This study examined the impact of the Glasgow Climate Pact on the abnormal returns of global clean energy stocks. Further, this study examines which country-specific and firm-specific variables drive the cumulative abnormal returns (CARs) of clean energy stocks.
The authors used the event study method and cross-sectional multivariate regression model. The clean energy stocks in this study are limited to 81 constituent firms of the S&P Global Clean Energy Index across 17 nations. The final sample includes 80 firms and the sample period ranges from January 26, 2021, to December 07, 2021.
The study finds that the Glasgow Climate Pact negatively affects the stock returns of clean energy firms. Moreover, the climate change performance index (CCPI) positively impacts cumulative abnormal returns (CARs), signifying that clean energy investors react positively to firms in nations with good CCPI scores. The environmental, social and governance (ESG) measure for the shorter window (−1, +1) exhibited a negative relationship with CARs. The firm-specific variables (BTM, stock liquidity, size and past returns) exhibit a negative relationship with CARs in different event windows.
The authors use the CCPI as a proxy for the stringency of environmental policies in any nation. The authors extend the existing literature by employing firm-specific variables and supporting previous findings. Their findings have policy implications for clean energy investors, policymakers and other market participants.
Climate risks impact the global financial market, so the findings have implications for global regulatory bodies. Currently, there are bankruptcy cases due to climate risks. Because financial markets must play a critical role in shifting the economy toward a green one, regulators can use the cross-sectional drivers of this study to shape policy. It is also critical for regulators to reduce stock price volatility in the event of the implementation of environmental regulations and improve environmental disclosures by publicly traded companies. Furthermore, governments are interested in researching the effects of environmental regulations to protect stakeholders' interests. These regulations significantly impact emerging markets because they lack the same solid institutional frameworks as developed markets.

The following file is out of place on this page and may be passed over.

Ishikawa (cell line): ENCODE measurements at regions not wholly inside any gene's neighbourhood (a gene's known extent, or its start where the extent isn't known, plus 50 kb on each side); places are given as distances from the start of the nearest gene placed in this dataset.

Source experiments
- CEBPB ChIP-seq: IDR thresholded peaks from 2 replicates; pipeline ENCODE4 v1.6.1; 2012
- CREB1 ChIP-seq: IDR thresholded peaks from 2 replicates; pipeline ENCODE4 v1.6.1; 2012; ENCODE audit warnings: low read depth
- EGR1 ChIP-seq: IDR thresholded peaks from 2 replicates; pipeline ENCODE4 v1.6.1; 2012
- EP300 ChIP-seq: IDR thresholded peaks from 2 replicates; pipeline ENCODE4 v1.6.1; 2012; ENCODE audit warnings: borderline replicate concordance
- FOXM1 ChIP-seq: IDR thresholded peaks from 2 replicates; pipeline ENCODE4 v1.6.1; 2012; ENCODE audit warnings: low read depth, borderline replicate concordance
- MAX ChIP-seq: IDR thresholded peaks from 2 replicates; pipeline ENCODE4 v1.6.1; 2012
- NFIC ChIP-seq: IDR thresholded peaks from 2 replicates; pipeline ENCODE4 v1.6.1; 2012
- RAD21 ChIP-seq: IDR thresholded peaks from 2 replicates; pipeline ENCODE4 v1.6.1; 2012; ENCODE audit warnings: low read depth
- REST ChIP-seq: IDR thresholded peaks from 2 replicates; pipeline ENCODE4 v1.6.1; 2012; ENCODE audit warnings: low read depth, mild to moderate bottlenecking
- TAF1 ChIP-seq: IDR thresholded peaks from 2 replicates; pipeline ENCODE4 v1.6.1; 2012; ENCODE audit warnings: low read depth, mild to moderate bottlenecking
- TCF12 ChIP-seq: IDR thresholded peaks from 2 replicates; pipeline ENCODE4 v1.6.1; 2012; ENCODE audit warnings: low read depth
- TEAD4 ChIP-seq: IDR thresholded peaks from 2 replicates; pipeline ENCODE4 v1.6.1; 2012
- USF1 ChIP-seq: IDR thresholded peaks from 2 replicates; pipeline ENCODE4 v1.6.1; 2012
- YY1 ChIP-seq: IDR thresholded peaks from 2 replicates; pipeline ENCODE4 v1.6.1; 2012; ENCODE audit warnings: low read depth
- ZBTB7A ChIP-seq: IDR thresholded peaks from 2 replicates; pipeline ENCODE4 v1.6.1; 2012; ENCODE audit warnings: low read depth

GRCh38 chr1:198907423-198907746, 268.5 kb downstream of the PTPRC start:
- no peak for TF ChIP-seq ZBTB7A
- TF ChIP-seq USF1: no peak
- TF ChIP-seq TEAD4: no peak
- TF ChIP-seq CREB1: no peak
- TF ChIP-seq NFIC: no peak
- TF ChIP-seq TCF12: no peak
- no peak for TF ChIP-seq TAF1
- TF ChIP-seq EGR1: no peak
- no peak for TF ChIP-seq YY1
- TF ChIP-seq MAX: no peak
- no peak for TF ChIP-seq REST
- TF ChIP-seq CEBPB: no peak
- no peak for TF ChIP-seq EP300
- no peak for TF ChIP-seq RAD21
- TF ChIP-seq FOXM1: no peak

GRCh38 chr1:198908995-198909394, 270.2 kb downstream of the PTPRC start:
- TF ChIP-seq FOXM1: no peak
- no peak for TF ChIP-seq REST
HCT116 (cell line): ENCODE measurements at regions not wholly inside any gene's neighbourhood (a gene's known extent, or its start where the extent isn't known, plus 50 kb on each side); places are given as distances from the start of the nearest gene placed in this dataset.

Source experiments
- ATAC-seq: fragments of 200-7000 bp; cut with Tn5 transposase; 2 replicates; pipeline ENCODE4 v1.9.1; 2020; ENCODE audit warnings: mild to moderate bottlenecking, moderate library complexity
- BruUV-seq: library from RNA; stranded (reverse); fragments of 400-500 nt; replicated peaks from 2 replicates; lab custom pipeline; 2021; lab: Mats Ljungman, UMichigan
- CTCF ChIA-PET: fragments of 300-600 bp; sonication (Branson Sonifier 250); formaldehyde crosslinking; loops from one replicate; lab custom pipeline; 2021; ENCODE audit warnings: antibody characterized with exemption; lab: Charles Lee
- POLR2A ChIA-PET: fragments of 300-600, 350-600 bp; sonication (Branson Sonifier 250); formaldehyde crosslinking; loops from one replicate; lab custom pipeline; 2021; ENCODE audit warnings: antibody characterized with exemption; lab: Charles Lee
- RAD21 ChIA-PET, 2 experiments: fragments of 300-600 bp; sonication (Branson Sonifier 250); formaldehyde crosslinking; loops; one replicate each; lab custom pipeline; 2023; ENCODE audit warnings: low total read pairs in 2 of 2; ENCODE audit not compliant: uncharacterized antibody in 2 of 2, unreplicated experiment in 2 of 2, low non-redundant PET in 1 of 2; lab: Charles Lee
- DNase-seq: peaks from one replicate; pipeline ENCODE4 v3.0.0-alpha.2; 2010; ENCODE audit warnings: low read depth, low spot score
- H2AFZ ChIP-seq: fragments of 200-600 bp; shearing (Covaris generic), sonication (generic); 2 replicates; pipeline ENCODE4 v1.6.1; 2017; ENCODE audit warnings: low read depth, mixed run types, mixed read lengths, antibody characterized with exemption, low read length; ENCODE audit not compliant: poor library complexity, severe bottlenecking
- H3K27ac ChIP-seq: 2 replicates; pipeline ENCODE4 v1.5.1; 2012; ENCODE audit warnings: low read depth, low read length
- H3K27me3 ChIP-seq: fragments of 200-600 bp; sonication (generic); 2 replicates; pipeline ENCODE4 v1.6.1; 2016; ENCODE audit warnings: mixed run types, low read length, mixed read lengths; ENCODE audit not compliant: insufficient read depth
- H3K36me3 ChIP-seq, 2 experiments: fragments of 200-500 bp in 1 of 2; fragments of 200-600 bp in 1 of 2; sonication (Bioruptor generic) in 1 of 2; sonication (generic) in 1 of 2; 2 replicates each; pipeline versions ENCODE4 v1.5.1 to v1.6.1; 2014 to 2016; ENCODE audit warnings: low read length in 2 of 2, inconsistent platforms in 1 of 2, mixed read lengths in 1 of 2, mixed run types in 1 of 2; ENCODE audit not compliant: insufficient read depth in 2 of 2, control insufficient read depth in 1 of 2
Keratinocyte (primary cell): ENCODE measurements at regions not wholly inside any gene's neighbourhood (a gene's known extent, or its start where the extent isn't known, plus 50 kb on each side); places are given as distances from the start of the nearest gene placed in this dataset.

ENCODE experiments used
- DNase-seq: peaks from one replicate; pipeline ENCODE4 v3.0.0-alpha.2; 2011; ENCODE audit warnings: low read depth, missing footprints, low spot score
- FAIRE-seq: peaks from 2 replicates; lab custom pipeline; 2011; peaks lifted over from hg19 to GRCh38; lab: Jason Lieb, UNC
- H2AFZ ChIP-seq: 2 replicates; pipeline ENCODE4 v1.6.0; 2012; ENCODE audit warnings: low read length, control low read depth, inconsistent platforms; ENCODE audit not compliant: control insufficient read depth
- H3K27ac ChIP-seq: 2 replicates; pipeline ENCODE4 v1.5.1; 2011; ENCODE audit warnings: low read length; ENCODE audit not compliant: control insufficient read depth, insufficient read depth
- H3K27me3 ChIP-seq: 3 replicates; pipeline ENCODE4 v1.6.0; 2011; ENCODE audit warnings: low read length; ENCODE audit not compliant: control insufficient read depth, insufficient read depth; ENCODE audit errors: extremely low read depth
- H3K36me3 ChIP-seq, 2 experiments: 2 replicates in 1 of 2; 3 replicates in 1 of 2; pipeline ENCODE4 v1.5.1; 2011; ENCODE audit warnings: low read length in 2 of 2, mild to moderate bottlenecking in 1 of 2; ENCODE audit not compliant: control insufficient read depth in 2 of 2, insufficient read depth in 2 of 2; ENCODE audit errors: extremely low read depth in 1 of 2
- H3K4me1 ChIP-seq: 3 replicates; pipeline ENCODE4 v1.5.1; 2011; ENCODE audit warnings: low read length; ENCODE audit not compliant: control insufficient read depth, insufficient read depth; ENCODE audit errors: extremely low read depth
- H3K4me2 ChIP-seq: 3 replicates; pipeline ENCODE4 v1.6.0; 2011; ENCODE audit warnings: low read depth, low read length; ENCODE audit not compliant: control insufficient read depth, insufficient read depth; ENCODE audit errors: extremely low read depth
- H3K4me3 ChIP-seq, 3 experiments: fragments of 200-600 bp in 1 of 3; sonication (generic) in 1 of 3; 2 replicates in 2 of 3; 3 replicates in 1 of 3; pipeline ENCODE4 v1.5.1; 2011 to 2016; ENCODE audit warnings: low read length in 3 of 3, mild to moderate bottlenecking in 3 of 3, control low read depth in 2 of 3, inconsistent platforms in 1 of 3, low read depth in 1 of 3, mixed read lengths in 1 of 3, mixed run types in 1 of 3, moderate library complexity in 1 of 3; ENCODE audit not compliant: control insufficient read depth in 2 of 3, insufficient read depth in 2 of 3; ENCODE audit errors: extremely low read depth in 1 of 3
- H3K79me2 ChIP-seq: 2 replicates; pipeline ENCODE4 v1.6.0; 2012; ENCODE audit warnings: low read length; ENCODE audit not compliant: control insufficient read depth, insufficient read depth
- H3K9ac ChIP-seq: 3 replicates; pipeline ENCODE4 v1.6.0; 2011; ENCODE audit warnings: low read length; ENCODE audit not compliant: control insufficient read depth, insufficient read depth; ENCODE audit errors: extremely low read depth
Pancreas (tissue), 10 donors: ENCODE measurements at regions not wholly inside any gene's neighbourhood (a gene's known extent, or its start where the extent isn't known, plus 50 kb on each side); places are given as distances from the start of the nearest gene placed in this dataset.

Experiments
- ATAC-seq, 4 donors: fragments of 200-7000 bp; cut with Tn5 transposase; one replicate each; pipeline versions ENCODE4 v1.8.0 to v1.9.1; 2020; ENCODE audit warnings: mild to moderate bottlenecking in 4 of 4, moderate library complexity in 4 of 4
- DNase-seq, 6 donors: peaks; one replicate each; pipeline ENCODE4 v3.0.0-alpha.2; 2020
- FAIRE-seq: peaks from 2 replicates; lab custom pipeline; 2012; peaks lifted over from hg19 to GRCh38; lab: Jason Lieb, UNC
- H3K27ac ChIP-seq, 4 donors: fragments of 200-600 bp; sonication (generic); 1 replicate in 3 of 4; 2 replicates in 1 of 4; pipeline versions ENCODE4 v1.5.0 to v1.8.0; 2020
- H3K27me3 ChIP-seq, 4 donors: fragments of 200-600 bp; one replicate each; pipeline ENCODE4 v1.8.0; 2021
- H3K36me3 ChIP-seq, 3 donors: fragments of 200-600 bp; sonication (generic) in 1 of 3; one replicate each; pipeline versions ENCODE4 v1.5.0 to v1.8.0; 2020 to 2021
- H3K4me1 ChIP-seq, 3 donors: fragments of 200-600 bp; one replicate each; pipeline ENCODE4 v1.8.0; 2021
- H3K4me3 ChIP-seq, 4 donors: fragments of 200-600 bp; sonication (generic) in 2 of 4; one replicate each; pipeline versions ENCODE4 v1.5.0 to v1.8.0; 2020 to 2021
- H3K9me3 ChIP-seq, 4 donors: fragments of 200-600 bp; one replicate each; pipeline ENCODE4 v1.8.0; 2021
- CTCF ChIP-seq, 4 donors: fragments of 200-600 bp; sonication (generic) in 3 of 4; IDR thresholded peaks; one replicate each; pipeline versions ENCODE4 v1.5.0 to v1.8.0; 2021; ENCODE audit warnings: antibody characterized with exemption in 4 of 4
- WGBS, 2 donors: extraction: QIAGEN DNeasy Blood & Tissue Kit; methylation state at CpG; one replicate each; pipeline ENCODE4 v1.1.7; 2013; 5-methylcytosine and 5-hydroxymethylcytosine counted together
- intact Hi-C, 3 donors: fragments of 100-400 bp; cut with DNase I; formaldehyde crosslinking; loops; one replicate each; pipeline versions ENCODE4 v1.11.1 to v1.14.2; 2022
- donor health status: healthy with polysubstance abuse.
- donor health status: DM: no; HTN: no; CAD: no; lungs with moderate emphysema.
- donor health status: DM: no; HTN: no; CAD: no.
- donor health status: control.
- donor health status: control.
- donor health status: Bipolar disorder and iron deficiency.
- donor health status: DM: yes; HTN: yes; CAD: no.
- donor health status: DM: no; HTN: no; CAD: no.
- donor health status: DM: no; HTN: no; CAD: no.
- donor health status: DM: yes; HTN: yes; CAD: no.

The authors provide evidence that firms with better ESG scores and larger firm sizes have experienced fewer abnormal returns, as these firms have stable financial and non-financial fundamentals. This timely study on the ongoing regulatory shift in environmental policy will help investors, policymakers, firms and other stakeholders make relevant decisions.
Pandey, D.K., Kumar, R. and Kumari, V. (2023), "Glasgow climate pact and the global clean energy index constituent stocks", International Journal of Emerging Markets, Vol. ahead-of-print No. ahead-of-print. https://doi.org/10.1108/IJOEM-05-2022-0815
Emerald Publishing Limited
Copyright © 2022, Emerald Publishing Limited